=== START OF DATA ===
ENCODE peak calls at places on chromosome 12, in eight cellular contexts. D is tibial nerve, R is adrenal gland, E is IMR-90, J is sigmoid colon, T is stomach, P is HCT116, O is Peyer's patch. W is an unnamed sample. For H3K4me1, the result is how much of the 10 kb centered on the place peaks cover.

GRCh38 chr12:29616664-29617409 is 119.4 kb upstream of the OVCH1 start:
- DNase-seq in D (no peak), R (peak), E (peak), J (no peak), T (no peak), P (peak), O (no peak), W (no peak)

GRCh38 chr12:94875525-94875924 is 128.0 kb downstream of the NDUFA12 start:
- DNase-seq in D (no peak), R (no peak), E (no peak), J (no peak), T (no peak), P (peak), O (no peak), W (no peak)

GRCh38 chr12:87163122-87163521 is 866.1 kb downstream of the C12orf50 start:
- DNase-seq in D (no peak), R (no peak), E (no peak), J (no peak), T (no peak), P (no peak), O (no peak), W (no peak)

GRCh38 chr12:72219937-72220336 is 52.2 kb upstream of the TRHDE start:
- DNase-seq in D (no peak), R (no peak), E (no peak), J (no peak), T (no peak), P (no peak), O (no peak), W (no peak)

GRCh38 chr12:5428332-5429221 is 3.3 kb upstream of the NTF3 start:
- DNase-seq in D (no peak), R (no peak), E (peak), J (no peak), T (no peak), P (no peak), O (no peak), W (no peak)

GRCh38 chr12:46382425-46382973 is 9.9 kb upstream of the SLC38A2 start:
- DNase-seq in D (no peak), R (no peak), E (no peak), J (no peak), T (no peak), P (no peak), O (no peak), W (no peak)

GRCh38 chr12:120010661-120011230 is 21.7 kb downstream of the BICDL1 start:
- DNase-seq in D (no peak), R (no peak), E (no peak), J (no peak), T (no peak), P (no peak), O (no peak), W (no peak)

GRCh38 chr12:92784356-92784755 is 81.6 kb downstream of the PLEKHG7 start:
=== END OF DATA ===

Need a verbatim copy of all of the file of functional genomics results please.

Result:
ENCODE peak calls at places on chromosome 12, in eight cellular contexts. D is tibial nerve, R is adrenal gland, E is IMR-90, J is sigmoid colon, T is stomach, P is HCT116, O is Peyer's patch. W is an unnamed sample. For H3K4me1, the result is how much of the 10 kb centered on the place peaks cover.

GRCh38 chr12:29616664-29617409 is 119.4 kb upstream of the OVCH1 start:
- DNase-seq in D (no peak), R (peak), E (peak), J (no peak), T (no peak), P (peak), O (no peak), W (no peak)

GRCh38 chr12:94875525-94875924 is 128.0 kb downstream of the NDUFA12 start:
- DNase-seq in D (no peak), R (no peak), E (no peak), J (no peak), T (no peak), P (peak), O (no peak), W (no peak)

GRCh38 chr12:87163122-87163521 is 866.1 kb downstream of the C12orf50 start:
- DNase-seq in D (no peak), R (no peak), E (no peak), J (no peak), T (no peak), P (no peak), O (no peak), W (no peak)

GRCh38 chr12:72219937-72220336 is 52.2 kb upstream of the TRHDE start:
- DNase-seq in D (no peak), R (no peak), E (no peak), J (no peak), T (no peak), P (no peak), O (no peak), W (no peak)

GRCh38 chr12:5428332-5429221 is 3.3 kb upstream of the NTF3 start:
- DNase-seq in D (no peak), R (no peak), E (peak), J (no peak), T (no peak), P (no peak), O (no peak), W (no peak)

GRCh38 chr12:46382425-46382973 is 9.9 kb upstream of the SLC38A2 start:
- DNase-seq in D (no peak), R (no peak), E (no peak), J (no peak), T (no peak), P (no peak), O (no peak), W (no peak)

GRCh38 chr12:120010661-120011230 is 21.7 kb downstream of the BICDL1 start:
- DNase-seq in D (no peak), R (no peak), E (no peak), J (no peak), T (no peak), P (no peak), O (no peak), W (no peak)

GRCh38 chr12:92784356-92784755 is 81.6 kb downstream of the PLEKHG7 start: